Author: ANURAG PATEL
Vaugh School of Agricultural Engineering Technology, SHUATS, Allahabad (U.P.) - 211007
Water conservation is one of the biggest benefits-as a level field demands the same level throughout; if it is undulated, water would not reach everywhere and would accumulate at one particular spot giving too much water thereby damaging the crop; also prevents soil erosion. The laser land leveler can be play a major role was increasing agricultural production. It’s controlled weed, seed, minimum farm operation and water use efficiency. Indian agricultural is diverse and complex with land area, capable of producing most of the food and horticultural crops of the world. Laser land leveling can certainly minimize yield variability at farm level, optimize input output relation and save resources like soil, water and energy. In most situations fields will need to be plowed and a topographic survey undertaken before leveling commences. Leveling is done for following purpose:
- To prepare a contour map for fixing sits for reservoirs dams, barrages etc., and to fix the alignment of farm field, roads, railways, irrigation canals and so on.
- To determine the altitudes of different important points on a hill or to know the reduced levels of different points on or below the surface of the earth.
- To prepare a longitudinal section and cross-section of a project (Farm field, roads, railways, irrigation cannel, etc.) in order to determine the volume of earth work.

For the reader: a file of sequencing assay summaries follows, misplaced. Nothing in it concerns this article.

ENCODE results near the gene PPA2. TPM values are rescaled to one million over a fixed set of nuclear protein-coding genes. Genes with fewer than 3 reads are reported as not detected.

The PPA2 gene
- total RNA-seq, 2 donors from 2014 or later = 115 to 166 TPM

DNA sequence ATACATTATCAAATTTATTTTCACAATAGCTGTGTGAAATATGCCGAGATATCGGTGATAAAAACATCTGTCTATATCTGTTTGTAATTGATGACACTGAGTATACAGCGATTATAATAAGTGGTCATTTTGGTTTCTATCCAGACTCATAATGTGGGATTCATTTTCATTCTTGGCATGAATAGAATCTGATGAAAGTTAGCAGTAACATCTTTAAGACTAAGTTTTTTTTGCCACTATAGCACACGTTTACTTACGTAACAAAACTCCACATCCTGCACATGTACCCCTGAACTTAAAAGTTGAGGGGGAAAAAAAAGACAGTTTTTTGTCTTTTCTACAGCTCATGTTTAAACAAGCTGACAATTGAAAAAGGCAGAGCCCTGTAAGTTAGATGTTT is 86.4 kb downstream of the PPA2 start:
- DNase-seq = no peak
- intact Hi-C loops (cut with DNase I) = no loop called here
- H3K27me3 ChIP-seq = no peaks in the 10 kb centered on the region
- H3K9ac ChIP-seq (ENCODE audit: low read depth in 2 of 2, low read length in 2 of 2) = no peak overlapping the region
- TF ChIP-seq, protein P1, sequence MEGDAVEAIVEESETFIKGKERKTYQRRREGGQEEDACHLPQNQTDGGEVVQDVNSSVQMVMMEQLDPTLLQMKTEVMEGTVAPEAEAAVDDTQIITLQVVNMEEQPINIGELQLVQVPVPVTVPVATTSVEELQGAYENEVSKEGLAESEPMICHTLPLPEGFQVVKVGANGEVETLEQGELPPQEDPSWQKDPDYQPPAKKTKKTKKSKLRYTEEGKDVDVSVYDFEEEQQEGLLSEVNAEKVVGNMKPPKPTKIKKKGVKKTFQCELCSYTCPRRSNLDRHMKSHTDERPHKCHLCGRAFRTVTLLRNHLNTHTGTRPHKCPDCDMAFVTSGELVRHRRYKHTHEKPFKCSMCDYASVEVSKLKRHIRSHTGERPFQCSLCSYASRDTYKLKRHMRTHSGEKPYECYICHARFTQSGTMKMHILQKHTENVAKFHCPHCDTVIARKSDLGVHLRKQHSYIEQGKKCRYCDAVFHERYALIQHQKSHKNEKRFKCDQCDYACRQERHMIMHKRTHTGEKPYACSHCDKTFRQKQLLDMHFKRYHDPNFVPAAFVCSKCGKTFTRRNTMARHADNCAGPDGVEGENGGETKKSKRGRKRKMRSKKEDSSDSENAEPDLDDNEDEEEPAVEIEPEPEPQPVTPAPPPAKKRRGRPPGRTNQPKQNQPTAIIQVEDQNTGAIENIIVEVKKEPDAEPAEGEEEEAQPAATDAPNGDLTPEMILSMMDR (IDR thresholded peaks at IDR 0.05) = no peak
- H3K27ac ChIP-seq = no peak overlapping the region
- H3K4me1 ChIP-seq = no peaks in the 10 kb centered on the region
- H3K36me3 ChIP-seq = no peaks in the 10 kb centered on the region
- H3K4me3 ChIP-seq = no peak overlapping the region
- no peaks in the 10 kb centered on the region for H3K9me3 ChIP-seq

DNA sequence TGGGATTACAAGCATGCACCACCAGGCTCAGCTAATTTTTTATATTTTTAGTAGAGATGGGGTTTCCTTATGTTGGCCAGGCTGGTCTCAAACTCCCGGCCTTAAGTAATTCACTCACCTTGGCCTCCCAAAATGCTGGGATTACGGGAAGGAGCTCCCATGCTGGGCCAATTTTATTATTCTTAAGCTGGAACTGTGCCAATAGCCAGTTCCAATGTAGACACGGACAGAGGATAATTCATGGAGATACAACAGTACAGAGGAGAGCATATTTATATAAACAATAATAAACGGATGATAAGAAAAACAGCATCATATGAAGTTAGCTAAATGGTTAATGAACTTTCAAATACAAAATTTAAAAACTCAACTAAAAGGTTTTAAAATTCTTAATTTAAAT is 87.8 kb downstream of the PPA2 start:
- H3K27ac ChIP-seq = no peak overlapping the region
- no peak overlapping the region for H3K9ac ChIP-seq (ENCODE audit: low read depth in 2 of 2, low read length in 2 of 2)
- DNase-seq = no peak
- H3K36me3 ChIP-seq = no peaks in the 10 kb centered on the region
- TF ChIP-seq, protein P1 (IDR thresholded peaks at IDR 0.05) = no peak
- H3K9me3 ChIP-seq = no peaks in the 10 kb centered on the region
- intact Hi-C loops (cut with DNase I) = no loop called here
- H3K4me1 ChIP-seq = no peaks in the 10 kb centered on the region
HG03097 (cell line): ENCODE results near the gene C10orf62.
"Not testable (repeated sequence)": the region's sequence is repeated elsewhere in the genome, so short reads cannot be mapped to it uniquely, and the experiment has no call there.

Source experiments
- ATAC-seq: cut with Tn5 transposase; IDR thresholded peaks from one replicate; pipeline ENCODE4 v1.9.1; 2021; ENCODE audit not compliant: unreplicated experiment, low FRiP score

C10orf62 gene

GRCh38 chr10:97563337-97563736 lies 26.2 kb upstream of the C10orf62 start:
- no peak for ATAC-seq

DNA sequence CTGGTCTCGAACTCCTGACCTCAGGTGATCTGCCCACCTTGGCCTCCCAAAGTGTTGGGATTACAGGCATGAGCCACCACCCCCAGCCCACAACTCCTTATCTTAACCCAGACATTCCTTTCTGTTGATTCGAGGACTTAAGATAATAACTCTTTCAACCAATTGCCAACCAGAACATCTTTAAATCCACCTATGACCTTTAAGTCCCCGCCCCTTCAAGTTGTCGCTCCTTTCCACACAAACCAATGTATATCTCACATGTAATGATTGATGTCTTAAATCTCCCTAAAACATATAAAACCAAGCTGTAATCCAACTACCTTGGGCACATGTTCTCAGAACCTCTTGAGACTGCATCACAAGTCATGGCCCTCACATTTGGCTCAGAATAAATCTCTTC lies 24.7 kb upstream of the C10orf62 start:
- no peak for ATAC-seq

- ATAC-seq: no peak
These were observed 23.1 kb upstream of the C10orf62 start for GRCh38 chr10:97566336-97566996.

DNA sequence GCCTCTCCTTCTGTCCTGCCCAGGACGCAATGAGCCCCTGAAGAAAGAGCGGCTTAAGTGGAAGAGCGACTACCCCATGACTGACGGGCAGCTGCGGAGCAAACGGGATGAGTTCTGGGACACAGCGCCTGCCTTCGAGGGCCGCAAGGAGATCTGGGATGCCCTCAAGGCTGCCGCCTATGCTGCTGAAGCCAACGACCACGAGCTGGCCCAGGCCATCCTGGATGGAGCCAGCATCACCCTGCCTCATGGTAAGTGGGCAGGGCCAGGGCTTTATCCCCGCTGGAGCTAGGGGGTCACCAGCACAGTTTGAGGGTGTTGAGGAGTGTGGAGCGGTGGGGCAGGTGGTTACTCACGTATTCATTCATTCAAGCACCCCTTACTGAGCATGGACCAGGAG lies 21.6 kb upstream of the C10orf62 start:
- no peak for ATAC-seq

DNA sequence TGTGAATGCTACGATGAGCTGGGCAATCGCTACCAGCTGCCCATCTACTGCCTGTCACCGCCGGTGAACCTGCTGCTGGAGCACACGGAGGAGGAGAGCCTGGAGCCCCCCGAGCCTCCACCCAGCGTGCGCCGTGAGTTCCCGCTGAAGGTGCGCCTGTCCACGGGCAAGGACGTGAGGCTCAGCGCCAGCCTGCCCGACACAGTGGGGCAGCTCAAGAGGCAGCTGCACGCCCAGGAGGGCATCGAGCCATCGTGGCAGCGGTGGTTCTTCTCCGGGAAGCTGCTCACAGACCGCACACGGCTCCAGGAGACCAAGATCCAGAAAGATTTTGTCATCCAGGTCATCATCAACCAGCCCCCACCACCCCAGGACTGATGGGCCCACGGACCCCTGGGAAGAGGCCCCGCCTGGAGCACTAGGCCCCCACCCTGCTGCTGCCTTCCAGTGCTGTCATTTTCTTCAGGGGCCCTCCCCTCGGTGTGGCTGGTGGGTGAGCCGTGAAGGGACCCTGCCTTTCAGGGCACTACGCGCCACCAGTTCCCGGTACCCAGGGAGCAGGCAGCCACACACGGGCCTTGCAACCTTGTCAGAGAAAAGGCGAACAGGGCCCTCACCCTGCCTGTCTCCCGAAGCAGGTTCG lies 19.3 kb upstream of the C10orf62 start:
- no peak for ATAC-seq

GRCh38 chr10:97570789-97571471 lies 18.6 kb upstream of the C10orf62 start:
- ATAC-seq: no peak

- To prepare a layout map for water supply, sanitary or drainage schemes.
Component of Laser Leveler
Drag Bucket The leveling bucket can be either 3-point linkage mounted or pulled by the tractor’s drawbar. Pull type systems are preferred as it is easier to connect the tractor’s hydraulic system to an external hydraulic ram than connect to the internal control system used by the 3-piont-linkage system. Bucket dimensions and capacity will vary according to the available power source and field conditions.
Laser Transmitter The laser transmitter mounts on a tripod which allows the laser beam to sweep above the tractor unobstructed. With the plane of light above the field, several tractors can work from one transmitter.
Laser Receiver The laser receiver is an Omni-directional receiver that detects the position of the laser reference plane and transmits these signals to the control box. The receiver mounts on a manual or electric mast attached to the drag bucket.
Control Panel The control box accepts and processes signals from the machine mounted receiver. It displays these signals to indicate the drag bucket’s position relative to the finished grade. When the control box is set to automatic, it provides electrical output for driving the hydraulic valve. The control box mounts on the tractor within easy reach of the operator.